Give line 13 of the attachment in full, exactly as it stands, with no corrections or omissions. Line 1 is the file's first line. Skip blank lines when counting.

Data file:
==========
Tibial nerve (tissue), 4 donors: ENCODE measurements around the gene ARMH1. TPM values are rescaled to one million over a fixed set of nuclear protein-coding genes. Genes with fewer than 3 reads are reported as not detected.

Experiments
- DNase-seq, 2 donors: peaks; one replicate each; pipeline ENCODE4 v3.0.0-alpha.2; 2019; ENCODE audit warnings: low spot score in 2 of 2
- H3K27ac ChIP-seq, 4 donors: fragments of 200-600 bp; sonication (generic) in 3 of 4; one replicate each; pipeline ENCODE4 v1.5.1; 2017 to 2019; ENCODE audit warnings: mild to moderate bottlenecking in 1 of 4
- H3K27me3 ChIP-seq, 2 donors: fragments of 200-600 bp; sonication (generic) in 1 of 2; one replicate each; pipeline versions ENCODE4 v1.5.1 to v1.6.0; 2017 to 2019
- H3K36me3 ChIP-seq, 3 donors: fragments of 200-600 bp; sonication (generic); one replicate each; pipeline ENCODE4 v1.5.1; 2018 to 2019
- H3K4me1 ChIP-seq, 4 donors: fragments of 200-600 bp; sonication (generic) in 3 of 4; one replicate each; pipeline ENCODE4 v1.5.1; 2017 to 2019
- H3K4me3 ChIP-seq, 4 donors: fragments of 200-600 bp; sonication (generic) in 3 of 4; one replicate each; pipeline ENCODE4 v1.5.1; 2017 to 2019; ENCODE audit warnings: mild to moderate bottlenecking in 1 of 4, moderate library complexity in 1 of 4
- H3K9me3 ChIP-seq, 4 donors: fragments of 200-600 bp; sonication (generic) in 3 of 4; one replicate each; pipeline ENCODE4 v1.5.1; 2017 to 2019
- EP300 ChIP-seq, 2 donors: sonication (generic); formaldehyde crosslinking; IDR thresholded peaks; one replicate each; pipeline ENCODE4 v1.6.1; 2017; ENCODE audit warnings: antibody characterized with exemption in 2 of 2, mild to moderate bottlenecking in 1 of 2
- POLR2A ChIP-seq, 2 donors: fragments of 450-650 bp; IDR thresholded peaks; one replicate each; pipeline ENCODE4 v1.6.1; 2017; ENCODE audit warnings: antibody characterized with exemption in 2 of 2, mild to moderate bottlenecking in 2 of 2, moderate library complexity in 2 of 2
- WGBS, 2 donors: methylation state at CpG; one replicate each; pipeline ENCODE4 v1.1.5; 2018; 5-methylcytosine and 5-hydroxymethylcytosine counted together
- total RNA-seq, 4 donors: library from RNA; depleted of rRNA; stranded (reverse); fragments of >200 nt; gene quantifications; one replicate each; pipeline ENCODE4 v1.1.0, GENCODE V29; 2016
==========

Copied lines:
- total RNA-seq, 4 donors: library from RNA; depleted of rRNA; stranded (reverse); fragments of >200 nt; gene quantifications; one replicate each; pipeline ENCODE4 v1.1.0, GENCODE V29; 2016